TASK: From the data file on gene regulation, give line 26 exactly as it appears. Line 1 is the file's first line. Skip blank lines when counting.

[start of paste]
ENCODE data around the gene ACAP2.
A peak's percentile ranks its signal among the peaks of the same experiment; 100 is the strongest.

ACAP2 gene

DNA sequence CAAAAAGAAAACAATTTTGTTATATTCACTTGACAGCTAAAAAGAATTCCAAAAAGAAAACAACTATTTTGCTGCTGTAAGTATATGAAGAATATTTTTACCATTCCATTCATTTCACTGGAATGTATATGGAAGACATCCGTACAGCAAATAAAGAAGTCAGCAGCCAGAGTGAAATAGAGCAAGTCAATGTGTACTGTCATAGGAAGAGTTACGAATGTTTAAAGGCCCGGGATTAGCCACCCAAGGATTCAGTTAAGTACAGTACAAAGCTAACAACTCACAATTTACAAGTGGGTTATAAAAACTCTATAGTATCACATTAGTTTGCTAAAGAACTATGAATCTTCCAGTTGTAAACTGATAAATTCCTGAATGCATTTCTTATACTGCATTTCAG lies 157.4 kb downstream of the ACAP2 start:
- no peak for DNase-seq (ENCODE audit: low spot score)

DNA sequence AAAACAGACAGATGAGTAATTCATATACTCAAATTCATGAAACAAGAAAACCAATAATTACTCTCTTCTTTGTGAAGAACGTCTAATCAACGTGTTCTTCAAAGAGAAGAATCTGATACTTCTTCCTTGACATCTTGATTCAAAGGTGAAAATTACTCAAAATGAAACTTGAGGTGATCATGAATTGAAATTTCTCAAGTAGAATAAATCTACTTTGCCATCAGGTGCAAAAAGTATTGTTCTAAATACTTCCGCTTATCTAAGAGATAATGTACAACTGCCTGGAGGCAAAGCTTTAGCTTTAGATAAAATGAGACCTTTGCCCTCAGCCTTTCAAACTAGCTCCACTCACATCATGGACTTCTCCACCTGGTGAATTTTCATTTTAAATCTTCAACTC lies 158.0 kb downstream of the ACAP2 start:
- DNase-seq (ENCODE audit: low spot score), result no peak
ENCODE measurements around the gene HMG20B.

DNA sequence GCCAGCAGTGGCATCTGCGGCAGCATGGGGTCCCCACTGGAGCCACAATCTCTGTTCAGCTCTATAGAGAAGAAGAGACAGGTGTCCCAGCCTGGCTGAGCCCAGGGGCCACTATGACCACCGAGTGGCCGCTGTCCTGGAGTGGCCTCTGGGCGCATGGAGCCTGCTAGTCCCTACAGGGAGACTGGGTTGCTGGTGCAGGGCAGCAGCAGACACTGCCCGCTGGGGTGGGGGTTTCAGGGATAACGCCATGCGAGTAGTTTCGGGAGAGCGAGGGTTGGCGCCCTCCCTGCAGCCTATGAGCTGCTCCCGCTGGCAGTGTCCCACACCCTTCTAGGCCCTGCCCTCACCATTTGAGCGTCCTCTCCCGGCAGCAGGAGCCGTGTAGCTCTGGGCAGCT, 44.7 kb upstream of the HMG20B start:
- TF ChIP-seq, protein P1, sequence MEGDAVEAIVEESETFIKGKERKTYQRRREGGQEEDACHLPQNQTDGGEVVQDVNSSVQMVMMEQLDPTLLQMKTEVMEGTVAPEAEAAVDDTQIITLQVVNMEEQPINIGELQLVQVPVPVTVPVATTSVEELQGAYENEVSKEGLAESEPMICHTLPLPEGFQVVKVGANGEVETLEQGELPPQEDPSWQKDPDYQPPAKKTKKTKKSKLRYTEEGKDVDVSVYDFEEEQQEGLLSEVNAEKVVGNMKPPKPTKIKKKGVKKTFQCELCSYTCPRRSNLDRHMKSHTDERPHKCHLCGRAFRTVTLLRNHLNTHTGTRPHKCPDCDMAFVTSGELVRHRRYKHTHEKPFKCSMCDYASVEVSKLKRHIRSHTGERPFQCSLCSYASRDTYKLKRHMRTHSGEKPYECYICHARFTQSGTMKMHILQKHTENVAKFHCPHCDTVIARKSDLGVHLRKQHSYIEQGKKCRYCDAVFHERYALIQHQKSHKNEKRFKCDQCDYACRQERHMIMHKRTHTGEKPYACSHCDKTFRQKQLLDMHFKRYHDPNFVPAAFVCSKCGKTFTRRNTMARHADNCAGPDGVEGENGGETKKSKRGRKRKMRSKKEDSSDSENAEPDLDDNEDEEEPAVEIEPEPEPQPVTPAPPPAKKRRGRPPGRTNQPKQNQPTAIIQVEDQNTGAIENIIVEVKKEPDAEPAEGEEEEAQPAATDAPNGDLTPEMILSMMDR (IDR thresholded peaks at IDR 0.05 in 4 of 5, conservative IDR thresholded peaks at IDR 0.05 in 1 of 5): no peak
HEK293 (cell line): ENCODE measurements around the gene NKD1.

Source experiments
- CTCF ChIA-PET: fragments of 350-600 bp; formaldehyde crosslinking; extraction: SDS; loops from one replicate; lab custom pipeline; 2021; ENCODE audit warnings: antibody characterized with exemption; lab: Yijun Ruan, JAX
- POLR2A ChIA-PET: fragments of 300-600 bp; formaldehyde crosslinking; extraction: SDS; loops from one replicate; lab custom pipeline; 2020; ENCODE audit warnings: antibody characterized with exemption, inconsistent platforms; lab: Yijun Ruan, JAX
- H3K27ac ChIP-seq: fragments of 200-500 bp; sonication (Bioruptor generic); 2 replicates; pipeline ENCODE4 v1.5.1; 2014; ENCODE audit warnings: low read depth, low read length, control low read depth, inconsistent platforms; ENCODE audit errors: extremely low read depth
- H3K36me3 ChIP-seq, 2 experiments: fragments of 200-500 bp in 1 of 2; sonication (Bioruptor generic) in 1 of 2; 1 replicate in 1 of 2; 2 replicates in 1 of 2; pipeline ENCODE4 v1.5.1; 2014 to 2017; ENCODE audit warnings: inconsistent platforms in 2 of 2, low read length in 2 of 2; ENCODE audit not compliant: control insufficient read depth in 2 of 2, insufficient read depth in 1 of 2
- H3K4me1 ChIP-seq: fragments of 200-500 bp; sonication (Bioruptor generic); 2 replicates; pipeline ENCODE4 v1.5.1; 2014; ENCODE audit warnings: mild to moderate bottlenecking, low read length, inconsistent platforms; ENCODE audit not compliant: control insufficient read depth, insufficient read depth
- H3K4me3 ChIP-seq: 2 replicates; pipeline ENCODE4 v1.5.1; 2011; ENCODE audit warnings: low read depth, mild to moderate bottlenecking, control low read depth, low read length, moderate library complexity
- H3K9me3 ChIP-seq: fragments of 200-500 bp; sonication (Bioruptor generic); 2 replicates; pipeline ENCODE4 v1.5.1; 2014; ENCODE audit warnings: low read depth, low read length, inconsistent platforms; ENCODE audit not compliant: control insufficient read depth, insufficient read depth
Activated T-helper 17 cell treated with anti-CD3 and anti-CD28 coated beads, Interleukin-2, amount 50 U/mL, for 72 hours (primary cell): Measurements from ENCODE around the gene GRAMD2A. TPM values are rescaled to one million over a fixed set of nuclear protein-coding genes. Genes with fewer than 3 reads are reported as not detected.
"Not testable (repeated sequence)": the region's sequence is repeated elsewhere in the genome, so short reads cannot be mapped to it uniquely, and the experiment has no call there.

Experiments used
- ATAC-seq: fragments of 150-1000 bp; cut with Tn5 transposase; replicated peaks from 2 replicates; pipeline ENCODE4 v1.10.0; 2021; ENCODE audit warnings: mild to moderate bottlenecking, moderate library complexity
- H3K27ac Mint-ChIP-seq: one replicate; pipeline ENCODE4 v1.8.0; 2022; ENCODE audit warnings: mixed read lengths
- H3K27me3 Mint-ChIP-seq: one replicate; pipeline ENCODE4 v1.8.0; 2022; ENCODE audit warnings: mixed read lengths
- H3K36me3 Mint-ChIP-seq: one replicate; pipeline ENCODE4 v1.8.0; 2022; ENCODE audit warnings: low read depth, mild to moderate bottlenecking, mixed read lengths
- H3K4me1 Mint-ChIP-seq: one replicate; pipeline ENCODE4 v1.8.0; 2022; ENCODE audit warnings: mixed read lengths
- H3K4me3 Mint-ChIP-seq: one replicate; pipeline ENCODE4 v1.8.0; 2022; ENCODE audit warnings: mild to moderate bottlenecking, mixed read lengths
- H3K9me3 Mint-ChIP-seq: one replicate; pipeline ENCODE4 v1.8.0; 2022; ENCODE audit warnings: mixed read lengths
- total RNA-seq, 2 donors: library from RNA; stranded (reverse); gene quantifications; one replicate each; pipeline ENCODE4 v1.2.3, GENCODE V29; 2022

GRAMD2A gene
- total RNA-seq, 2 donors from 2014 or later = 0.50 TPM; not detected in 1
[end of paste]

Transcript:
- H3K36me3 Mint-ChIP-seq: one replicate; pipeline ENCODE4 v1.8.0; 2022; ENCODE audit warnings: low read depth, mild to moderate bottlenecking, mixed read lengths